And already you’ve learned to speak Ukrainian so well? She said.
No, I told her. I just arrived a week ago. I learned Ukrainian in the United States.
I swear, she blinked backed tears.
I explained that my parents were born in Ukraine, but left as children, and that I attended a Ukrainian school on Saturdays when I was young. I told her I studied Russian as well for two years, but don’t remember it well. I say this a lot in an attempt to demonstrate my neutrality on the divisive issue of language. My views are simple and libertarian: don’t force anyone to learn (or not learn) a language & don’t let anyone force you.
When I told her I didn’t remember Russian, she smiled, showing me all her gold teeth. She was positively beaming. That’s when I became her best friend.
She gently gripped my arm and invited me inside the enormous foyer. She pointed to one end. Through the windows of the doors, I could see a corridor. The lady explained how I can go to a room and said something about people practicing there with swords. That didn’t quite sound like Brazilian Jiu Jitsu to me. I politely declined. Throughout our lengthy goodbye, she kept smiling, showing me her gold teeth.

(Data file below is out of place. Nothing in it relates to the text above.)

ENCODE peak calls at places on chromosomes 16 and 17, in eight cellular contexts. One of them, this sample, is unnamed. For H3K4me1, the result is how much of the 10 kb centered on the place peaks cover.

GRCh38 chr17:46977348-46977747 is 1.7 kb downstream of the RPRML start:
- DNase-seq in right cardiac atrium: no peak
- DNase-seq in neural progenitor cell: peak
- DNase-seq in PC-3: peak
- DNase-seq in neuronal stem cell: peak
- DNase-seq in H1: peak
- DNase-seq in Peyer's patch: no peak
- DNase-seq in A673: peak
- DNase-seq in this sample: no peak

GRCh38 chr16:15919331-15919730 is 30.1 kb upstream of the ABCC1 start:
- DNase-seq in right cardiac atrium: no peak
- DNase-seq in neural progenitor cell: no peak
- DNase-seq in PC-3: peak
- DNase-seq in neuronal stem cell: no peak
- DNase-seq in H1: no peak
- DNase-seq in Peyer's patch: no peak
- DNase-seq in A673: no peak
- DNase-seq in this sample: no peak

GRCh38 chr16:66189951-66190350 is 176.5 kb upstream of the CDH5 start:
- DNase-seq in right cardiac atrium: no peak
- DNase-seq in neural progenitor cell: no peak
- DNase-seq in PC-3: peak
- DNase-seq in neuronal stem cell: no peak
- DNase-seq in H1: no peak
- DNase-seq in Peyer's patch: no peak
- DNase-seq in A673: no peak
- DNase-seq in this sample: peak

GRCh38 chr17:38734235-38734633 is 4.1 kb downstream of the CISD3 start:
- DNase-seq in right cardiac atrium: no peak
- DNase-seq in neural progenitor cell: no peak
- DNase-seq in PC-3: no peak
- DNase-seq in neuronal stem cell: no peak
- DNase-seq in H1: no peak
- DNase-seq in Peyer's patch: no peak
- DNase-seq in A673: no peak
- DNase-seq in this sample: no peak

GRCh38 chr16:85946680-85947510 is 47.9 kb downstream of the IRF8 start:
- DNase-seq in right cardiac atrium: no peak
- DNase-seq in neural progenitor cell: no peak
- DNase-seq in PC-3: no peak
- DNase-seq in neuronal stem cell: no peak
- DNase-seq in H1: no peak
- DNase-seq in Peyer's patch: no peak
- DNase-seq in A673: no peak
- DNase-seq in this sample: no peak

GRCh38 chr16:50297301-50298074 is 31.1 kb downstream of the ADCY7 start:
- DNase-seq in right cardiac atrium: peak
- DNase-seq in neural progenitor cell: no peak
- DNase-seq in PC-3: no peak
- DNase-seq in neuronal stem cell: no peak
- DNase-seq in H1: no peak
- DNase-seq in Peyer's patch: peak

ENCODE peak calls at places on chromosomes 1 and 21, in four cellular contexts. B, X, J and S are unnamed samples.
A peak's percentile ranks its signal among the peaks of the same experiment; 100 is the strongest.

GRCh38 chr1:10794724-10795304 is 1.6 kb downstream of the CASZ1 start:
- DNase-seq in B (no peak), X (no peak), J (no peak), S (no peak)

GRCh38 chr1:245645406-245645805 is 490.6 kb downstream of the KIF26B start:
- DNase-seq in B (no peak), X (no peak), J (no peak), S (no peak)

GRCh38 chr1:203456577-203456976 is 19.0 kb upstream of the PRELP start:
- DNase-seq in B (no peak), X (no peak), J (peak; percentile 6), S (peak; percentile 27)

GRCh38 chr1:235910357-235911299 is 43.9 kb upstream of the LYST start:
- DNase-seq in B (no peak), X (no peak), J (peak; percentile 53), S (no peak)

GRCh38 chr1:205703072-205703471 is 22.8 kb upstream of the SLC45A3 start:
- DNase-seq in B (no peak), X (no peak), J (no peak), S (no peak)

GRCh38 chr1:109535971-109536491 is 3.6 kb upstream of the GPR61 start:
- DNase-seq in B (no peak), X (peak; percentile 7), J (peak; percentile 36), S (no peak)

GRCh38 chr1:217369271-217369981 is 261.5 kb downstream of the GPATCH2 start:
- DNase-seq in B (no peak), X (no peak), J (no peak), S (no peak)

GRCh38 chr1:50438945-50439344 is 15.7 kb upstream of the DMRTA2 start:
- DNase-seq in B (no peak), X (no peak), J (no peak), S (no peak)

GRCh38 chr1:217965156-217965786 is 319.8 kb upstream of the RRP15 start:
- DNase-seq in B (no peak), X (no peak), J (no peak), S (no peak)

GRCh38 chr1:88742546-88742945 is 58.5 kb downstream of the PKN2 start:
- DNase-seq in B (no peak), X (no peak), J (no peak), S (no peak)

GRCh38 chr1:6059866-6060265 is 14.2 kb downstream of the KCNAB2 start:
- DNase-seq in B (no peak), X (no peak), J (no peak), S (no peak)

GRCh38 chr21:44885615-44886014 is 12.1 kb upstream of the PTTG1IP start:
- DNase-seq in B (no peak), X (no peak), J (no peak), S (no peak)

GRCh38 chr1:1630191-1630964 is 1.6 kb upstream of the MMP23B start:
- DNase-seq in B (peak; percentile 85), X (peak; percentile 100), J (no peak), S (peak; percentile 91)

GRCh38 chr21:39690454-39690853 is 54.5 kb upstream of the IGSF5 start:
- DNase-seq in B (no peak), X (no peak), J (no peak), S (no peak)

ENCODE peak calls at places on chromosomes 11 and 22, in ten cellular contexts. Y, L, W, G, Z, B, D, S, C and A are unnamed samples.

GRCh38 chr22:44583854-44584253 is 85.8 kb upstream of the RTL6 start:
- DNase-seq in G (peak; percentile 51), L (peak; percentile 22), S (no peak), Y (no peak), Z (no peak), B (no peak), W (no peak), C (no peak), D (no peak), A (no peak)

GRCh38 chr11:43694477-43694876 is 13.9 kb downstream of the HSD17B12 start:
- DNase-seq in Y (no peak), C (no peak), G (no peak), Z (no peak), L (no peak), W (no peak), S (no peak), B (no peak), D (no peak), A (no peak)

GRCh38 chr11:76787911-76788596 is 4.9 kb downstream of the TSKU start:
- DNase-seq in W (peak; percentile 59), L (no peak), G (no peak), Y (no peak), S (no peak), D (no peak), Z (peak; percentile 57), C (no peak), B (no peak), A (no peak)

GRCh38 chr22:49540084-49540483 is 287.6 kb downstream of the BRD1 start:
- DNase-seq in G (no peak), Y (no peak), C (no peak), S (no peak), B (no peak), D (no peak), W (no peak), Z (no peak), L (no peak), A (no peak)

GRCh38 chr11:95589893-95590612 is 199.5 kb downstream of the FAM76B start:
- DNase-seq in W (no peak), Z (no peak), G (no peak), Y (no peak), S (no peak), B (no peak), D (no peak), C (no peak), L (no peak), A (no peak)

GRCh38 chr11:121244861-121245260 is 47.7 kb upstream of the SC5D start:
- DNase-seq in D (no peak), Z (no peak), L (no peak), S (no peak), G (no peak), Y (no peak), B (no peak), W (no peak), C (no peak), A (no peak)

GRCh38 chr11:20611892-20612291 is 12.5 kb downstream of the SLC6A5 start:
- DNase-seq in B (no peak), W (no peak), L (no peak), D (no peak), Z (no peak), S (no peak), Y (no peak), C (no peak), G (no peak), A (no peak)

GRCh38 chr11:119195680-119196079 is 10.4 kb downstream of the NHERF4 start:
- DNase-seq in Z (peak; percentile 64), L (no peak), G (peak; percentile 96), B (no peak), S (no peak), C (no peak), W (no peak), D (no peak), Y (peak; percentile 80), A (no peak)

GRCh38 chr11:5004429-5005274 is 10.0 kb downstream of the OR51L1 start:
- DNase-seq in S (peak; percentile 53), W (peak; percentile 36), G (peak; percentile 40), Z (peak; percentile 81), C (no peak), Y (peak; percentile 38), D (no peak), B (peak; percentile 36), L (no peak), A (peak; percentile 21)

I returned Tuesday for Brazilian Jiu Jitsu. I’d been in touch with one of their students, Anna, whom I had contact over the internet. She met me at the Metro station (on my reconnaissance, I had gone to the wrong one, making my walk even longer). Anna showed me how to use the Marshutka.
They asked me to lead class on the first day, which caught me off guard, but I was happy to oblige. I have a lot of technical knowledge to share, though I’ve generally gotten beat up during sparring. They are mostly bigger than me, and don’t mind relying on strength. Perhaps no one wants to lose to the new American. Regardless, it’s been great fun.
I often felt reluctant to go — tired, lazy, busy — but forced myself, and returning feeling like a brand new man. Everyone was very gracious to me, and seemed happy to have me.
For some reason, the coach wears a white belt. He’s very skilled in BJJ, wrestling and other martial arts. He’s also very athletic and speaks flawless Russian, Ukrainian, English and other languages too, I think.
Here’s us, and one of his ninjas:
In October, there was a tournament run by another organization, Pankration, which does both grappling and striking. They invited the Gracie Barra club to participate in the grappling portion of their tournament.